Living an African-American Orthodox Christian Life: Dealing with “Bumps and Bruises”

In a recent post on Facebook, I mentioned that “There will be some bumps and bruises in some parishes for black Inquirers.” Over thirty years after a wave of evangelicals converted to Orthodox Christianity under the Antiochians, the hurdle of ethnicity can still be daunting for anyone seeking the faith. Along with that are the strange looks family and friends have when one mentions an interest and desire to become a member of the Church. One dear sister told me that her neighbors thought that she and her husband were cult members. But, many parishes are more accepting of converts and realize that evangelism is a calling that the Lord Himself gave to the Apostles. Just as European immigrants assimilated and blended into American culture, new converts are finding themselves being accepted among Greeks, Russians, Serbs and are constructing a growing OCA identity.

But, we didn’t immigrate here (unless slave castles on the West African coast were immigration offices and chains were passports). Our skin color became a legislated stigma in the 1705 Act Concerning Servants and Slaves making it officially legal for any white man (slave owner or not) to kill a black man in the process of correcting him and not be punished for it (item XXXIV). Even in “free” colonies and states, blacks were expected to sit in the rear pews and balconies (look up the history of the African Methodist Episcopal Church). Freedom at the end of the Civil War did not relieve the stigma as we dealt with everything from Jim Crow segregation in the south to “red-lining” and “urban renewal” in northern cities. More than once, Dr. Martin Luther King, Jr. bemoaned the fact that “11 ‘o clock Sunday Morning is the most segregated hour in America.” It is not unusual for us to face the double whammy of being the wrong ethnic group and skin color when visiting a parish, especially if you don’t vote Republican.

2013 with my man John Norman and Orlando Greenhill

Add to this the attitudes we get from our own community when they see us going to a “white” church. Sure, grandma might not mind “as long as you still love Jesus.” But, others of our kin and skin look upon us as “sell-outs,” “Uncle Toms” (read the book, please), and “wannabe whites” (especially if you don’t vote Democrat). No matter how many brown skinned icons your parish may have in prominent places, videos of sermons from Fr. Moses Berry or Paul Abernathy you show them or historical references to the Desert Fathers you can quote, many black people are just as bad as white people, thinking there is supposed to be a separation of races on 11 ‘o clock Sunday Morning.

I have been Orthodox for almost nine years and have had moments where I have wondered about leaving. After all, I am a former Baptist pastor and there has to be a few churches between West Point (my home) and Hampton (my parish) that would be glad to have me in their pulpit. I have not only managed to remain devout in the faith, but am strengthened to continue in it because:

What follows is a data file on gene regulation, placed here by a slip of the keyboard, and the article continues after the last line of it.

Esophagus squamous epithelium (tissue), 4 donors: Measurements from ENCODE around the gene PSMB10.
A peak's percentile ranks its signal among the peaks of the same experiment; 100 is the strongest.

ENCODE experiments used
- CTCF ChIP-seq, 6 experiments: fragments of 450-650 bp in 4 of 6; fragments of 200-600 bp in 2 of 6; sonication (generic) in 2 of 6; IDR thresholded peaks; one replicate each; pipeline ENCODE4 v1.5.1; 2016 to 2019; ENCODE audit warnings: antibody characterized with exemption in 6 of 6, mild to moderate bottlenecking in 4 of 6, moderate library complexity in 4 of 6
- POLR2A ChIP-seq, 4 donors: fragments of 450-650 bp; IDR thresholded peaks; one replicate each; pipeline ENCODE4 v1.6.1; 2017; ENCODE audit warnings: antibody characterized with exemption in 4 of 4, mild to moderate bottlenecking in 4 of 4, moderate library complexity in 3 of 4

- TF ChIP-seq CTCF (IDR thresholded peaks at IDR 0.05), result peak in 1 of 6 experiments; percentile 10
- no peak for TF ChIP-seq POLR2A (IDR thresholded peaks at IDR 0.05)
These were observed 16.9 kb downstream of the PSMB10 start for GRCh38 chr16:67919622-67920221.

1. Orthodoxy is a way of life, not just the church you go to – This church gives believers structure in spiritual living from morning until night. Using ancient practices like the Hours and Jesus Prayer, we can keep ourselves in (or return to) the presence of God throughout the day.
  2. Ancient Christianity belongs to all of us – The same time the Apostle Paul went to Greece and Rome, Mark and Matthew made their way down the Nile River. The Church in Antioch was so diverse that it had black Africans among the clergy and laity (Acts 11:19-30, 13:1)
  3. Monastic spirituality was born in Africa – Every Orthodox monk of every jurisdiction knows who the Desert Fathers of Egypt are. Contemporary Saints from other lands, like Basil the Great and John Cassian learned from them. If there were no holy men like Anthony, Moses, and Poemen; there would be no Brianchaninov, Velimirovich, or Rose.
  4. God provides a home for faithful believers – When I came to and became a member of St. Basil, the parish was in Poquoson (legendarily racist), and that was still an hour away from my home. “The Lord can make a way out of no way.” The black church elders are absolutely right.

Other black Orthodox Christians have been through everything from “side-eyed” looks to outright hostility. So, I don’t pretend that these four points are the only and final answers in dealing with the problems we face in our inquiry and conversion process. Our journey is not easy. Then again, anything worth having isn’t going to be.


2 thoughts on “Living an African-American Orthodox Christian Life: Dealing with “Bumps and Bruises”

  1. Don’t give up. I know being pulled in the middle is hard!
    I feel amazed that in Northern Colorado my Parish has 13 (come on and cheer) Black Orthodox Christians, as many Hispanic Orthodox Christians and even more Chinese and Japanese Orthodox Christians. (You did hear me say small town Northern Colorado Greek Orthodox Church)
    My daughter Annalisa Boyd is a writer and podcaster on Ancient Faith Radio (first Black person with a regular show).
    We have a chapter of the Fellowship of Saint Moses the Black (I started it at age 72… shake um up).
    There’s so much to do my friend! The Church is for everyone!

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